2. Bring food and water along. Make frequent stops to walk your dog and let them drink.
  3. Keep your dog confined when you get to the new home. A dog can quickly escape during the moving process. Let your dog out once all doors and windows are closed, and allow her to become familiar with the house.
  4. Moving day can be hectic and scary to a confused pet. Treat your dog to a special treat at the new home on your visit.
  5. Ideally, your dog’s introduction to his new home will be with familiar furniture already in place. Use your dog’s regular bowls, bedding, and toys. Put them in a location similar to where they used to be.
  6. Accompany your dog outside on a leash until she’s familiar with the area.
  7. Try to stick to your dog’s regular schedule in the first days after the move.
  8. Locate a vet in your area. Make an appointment and take your dog’s records in.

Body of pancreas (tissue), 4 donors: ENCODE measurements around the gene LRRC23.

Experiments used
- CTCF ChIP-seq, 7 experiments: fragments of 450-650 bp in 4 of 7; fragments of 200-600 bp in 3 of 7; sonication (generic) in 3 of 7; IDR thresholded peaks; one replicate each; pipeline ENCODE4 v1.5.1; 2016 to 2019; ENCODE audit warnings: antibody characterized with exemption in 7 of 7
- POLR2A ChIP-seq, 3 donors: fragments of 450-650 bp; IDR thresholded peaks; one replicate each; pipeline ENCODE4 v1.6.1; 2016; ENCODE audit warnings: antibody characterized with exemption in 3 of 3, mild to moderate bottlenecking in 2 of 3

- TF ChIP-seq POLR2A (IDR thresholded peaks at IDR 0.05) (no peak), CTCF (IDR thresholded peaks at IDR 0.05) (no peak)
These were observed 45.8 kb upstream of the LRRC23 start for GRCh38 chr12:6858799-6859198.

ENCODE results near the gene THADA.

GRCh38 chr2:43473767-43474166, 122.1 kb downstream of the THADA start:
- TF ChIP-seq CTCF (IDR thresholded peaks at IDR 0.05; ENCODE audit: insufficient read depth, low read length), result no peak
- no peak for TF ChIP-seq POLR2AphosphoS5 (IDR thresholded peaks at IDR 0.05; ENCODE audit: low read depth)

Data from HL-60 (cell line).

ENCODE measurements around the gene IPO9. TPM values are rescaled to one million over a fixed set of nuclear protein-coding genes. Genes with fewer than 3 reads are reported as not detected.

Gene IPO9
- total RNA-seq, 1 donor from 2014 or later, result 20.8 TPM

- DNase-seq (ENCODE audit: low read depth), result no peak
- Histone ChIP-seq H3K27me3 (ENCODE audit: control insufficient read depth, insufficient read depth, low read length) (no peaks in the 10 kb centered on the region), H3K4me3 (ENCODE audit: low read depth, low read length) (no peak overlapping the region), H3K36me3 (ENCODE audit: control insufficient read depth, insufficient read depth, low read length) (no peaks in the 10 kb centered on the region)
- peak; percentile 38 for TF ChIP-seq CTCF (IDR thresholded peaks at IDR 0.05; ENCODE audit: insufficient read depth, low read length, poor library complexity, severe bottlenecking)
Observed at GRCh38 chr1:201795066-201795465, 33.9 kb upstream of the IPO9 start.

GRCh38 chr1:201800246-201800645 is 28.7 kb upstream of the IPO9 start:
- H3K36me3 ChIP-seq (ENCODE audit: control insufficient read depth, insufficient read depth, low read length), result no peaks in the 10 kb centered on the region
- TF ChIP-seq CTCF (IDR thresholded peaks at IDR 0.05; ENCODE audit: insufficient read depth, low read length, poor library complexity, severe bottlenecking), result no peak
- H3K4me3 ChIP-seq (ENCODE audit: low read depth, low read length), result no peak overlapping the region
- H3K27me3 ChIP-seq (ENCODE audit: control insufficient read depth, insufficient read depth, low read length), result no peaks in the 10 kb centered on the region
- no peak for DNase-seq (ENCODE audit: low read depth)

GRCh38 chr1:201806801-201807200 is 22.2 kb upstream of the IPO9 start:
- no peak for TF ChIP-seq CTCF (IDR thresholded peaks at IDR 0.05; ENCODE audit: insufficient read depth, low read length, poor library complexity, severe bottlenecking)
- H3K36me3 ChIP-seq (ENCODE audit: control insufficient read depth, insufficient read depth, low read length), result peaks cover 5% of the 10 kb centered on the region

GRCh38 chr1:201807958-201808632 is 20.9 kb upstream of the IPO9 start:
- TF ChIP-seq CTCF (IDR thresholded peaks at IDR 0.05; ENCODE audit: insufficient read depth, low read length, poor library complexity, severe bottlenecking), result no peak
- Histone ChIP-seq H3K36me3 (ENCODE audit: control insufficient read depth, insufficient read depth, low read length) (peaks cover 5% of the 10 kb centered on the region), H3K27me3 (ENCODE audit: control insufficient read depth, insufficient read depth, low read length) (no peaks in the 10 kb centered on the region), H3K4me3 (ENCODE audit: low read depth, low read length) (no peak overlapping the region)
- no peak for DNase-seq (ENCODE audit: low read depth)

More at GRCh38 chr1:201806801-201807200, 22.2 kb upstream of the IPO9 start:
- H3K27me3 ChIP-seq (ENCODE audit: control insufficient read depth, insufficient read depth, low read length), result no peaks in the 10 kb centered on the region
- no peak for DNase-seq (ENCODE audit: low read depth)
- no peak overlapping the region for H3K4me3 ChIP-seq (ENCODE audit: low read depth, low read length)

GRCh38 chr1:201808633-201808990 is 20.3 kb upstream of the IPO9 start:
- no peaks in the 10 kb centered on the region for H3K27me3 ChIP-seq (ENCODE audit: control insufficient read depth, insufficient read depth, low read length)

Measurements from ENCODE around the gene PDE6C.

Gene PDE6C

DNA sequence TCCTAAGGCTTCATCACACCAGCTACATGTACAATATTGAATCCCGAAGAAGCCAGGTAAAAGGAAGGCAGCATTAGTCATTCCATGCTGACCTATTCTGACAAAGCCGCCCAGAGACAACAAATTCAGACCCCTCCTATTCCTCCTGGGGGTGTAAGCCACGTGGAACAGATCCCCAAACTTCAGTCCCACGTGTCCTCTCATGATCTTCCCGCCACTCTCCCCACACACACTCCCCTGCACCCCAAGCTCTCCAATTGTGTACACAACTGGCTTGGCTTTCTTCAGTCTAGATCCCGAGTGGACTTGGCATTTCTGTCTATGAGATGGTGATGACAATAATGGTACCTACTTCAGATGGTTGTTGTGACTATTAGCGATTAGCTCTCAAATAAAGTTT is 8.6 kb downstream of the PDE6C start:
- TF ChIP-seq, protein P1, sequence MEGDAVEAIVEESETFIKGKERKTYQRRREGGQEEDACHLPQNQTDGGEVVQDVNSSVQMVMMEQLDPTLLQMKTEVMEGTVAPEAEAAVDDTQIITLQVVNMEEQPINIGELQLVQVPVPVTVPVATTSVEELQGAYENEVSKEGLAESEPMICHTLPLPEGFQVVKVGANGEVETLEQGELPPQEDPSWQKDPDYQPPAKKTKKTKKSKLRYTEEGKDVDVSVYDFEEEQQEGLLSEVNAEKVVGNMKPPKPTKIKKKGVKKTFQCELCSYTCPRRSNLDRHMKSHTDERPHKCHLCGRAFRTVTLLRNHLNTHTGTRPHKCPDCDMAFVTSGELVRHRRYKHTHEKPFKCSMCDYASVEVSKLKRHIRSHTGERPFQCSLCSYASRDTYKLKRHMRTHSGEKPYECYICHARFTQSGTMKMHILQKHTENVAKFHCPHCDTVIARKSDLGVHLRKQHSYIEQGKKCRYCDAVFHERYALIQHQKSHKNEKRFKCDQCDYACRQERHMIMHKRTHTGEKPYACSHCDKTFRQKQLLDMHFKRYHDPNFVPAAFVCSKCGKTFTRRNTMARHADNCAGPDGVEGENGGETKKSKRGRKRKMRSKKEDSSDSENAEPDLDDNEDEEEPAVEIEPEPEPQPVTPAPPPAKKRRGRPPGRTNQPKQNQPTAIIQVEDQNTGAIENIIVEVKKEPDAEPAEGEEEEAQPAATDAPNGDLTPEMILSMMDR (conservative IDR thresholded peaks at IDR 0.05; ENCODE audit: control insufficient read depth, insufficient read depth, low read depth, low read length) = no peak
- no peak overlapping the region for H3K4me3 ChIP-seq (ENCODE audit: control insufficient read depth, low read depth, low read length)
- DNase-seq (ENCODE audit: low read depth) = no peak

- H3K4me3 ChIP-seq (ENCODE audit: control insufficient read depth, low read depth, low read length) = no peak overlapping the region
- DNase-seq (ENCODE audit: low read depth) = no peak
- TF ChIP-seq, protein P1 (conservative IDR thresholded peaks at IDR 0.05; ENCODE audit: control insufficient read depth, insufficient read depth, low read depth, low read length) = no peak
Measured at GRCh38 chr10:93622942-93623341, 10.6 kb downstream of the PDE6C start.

9. If your dog has a microchip ID tag, update your information with the company to notify you if your dog is found.

Know Your Laws

Pick a home that there is no question on whether or not your dog is welcome.

The bottom line is if you are stressed, your dog is stressed. So constantly fretting that your dog is somewhere they are not supposed to be won’t benefit anyone.

Check out local zoning regulations and animal control laws in the area you are moving as some places may ban certain breeds or limit the number of dogs per household. Then keep in mind that locations like residential co-ops have their own sets of rules on top of local laws and may further dictate the number of pets allowed and enforce size restrictions.

Book a Vet Appointment

Pet vaccination and licensing laws can vary from across cities and states, so you want to double-check that your pup has everything they need before the move.

During this appointment:

Make sure your dog is up-to-date on vaccines
Stock up on any medications
Get a health certificate (Required to cross into some states)
Anxious dog? See if options like CBD oil, a mild sedative, or other calming methods are recommended for use during the move
Request a copy of your pet’s records (if moving to a new vet)

Update Their Information

You want to be prepared for a worst-case scenario during the move—AKA Fido gets lost or runs away.